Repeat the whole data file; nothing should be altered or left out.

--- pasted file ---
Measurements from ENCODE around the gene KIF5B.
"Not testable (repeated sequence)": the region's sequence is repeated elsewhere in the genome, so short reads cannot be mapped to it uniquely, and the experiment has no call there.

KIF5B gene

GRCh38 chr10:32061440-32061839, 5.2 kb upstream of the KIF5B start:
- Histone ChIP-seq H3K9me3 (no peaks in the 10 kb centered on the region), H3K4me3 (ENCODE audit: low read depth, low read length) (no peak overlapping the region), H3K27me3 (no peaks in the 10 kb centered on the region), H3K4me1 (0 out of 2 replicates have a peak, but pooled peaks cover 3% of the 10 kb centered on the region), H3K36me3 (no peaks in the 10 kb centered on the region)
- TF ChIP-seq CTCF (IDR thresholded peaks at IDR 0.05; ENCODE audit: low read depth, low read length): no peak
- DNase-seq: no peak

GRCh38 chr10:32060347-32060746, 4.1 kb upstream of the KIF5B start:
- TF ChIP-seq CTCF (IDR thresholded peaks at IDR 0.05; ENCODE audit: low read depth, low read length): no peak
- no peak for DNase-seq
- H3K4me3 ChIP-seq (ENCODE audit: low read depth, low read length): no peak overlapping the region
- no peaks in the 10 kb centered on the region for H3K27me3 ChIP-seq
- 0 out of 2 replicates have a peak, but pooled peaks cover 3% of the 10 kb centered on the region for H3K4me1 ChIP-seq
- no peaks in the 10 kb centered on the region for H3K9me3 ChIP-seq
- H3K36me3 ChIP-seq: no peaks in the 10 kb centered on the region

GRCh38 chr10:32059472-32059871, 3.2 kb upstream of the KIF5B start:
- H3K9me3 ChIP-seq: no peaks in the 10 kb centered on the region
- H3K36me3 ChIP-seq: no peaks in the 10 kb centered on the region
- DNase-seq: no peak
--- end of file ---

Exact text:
Measurements from ENCODE around the gene KIF5B.
"Not testable (repeated sequence)": the region's sequence is repeated elsewhere in the genome, so short reads cannot be mapped to it uniquely, and the experiment has no call there.

KIF5B gene

GRCh38 chr10:32061440-32061839, 5.2 kb upstream of the KIF5B start:
- Histone ChIP-seq H3K9me3 (no peaks in the 10 kb centered on the region), H3K4me3 (ENCODE audit: low read depth, low read length) (no peak overlapping the region), H3K27me3 (no peaks in the 10 kb centered on the region), H3K4me1 (0 out of 2 replicates have a peak, but pooled peaks cover 3% of the 10 kb centered on the region), H3K36me3 (no peaks in the 10 kb centered on the region)
- TF ChIP-seq CTCF (IDR thresholded peaks at IDR 0.05; ENCODE audit: low read depth, low read length): no peak
- DNase-seq: no peak

GRCh38 chr10:32060347-32060746, 4.1 kb upstream of the KIF5B start:
- TF ChIP-seq CTCF (IDR thresholded peaks at IDR 0.05; ENCODE audit: low read depth, low read length): no peak
- no peak for DNase-seq
- H3K4me3 ChIP-seq (ENCODE audit: low read depth, low read length): no peak overlapping the region
- no peaks in the 10 kb centered on the region for H3K27me3 ChIP-seq
- 0 out of 2 replicates have a peak, but pooled peaks cover 3% of the 10 kb centered on the region for H3K4me1 ChIP-seq
- no peaks in the 10 kb centered on the region for H3K9me3 ChIP-seq
- H3K36me3 ChIP-seq: no peaks in the 10 kb centered on the region

GRCh38 chr10:32059472-32059871, 3.2 kb upstream of the KIF5B start:
- H3K9me3 ChIP-seq: no peaks in the 10 kb centered on the region
- H3K36me3 ChIP-seq: no peaks in the 10 kb centered on the region
- DNase-seq: no peak